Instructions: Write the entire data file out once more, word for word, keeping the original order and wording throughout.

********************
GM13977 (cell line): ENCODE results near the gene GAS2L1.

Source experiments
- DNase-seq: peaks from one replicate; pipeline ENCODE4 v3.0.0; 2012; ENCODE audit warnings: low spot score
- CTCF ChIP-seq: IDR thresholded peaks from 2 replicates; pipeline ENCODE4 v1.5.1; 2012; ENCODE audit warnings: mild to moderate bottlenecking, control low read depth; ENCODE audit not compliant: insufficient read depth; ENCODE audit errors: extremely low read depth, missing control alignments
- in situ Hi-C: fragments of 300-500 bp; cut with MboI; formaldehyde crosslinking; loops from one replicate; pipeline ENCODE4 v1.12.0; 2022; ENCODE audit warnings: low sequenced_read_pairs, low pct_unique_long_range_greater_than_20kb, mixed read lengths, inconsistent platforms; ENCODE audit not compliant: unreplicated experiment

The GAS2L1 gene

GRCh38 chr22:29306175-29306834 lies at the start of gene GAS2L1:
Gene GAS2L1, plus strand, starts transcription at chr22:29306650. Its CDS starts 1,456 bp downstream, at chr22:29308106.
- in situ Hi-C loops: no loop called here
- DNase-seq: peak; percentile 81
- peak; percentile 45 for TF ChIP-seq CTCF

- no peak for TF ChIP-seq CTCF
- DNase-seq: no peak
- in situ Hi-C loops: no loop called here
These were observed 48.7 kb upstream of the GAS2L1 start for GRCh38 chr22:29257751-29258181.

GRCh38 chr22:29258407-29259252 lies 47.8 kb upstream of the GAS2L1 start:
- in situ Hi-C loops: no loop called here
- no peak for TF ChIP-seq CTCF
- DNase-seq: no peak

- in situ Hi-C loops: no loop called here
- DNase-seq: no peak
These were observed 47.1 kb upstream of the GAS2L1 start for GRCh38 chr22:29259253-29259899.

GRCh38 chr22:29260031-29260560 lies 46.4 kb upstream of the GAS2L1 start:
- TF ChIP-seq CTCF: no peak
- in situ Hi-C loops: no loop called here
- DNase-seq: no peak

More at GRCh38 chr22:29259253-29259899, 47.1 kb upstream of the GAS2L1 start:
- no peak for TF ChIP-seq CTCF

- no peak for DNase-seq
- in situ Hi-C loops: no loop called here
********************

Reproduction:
GM13977 (cell line): ENCODE results near the gene GAS2L1.

Source experiments
- DNase-seq: peaks from one replicate; pipeline ENCODE4 v3.0.0; 2012; ENCODE audit warnings: low spot score
- CTCF ChIP-seq: IDR thresholded peaks from 2 replicates; pipeline ENCODE4 v1.5.1; 2012; ENCODE audit warnings: mild to moderate bottlenecking, control low read depth; ENCODE audit not compliant: insufficient read depth; ENCODE audit errors: extremely low read depth, missing control alignments
- in situ Hi-C: fragments of 300-500 bp; cut with MboI; formaldehyde crosslinking; loops from one replicate; pipeline ENCODE4 v1.12.0; 2022; ENCODE audit warnings: low sequenced_read_pairs, low pct_unique_long_range_greater_than_20kb, mixed read lengths, inconsistent platforms; ENCODE audit not compliant: unreplicated experiment

The GAS2L1 gene

GRCh38 chr22:29306175-29306834 lies at the start of gene GAS2L1:
Gene GAS2L1, plus strand, starts transcription at chr22:29306650. Its CDS starts 1,456 bp downstream, at chr22:29308106.
- in situ Hi-C loops: no loop called here
- DNase-seq: peak; percentile 81
- peak; percentile 45 for TF ChIP-seq CTCF

- no peak for TF ChIP-seq CTCF
- DNase-seq: no peak
- in situ Hi-C loops: no loop called here
These were observed 48.7 kb upstream of the GAS2L1 start for GRCh38 chr22:29257751-29258181.

GRCh38 chr22:29258407-29259252 lies 47.8 kb upstream of the GAS2L1 start:
- in situ Hi-C loops: no loop called here
- no peak for TF ChIP-seq CTCF
- DNase-seq: no peak

- in situ Hi-C loops: no loop called here
- DNase-seq: no peak
These were observed 47.1 kb upstream of the GAS2L1 start for GRCh38 chr22:29259253-29259899.

GRCh38 chr22:29260031-29260560 lies 46.4 kb upstream of the GAS2L1 start:
- TF ChIP-seq CTCF: no peak
- in situ Hi-C loops: no loop called here
- DNase-seq: no peak

More at GRCh38 chr22:29259253-29259899, 47.1 kb upstream of the GAS2L1 start:
- no peak for TF ChIP-seq CTCF

- no peak for DNase-seq
- in situ Hi-C loops: no loop called here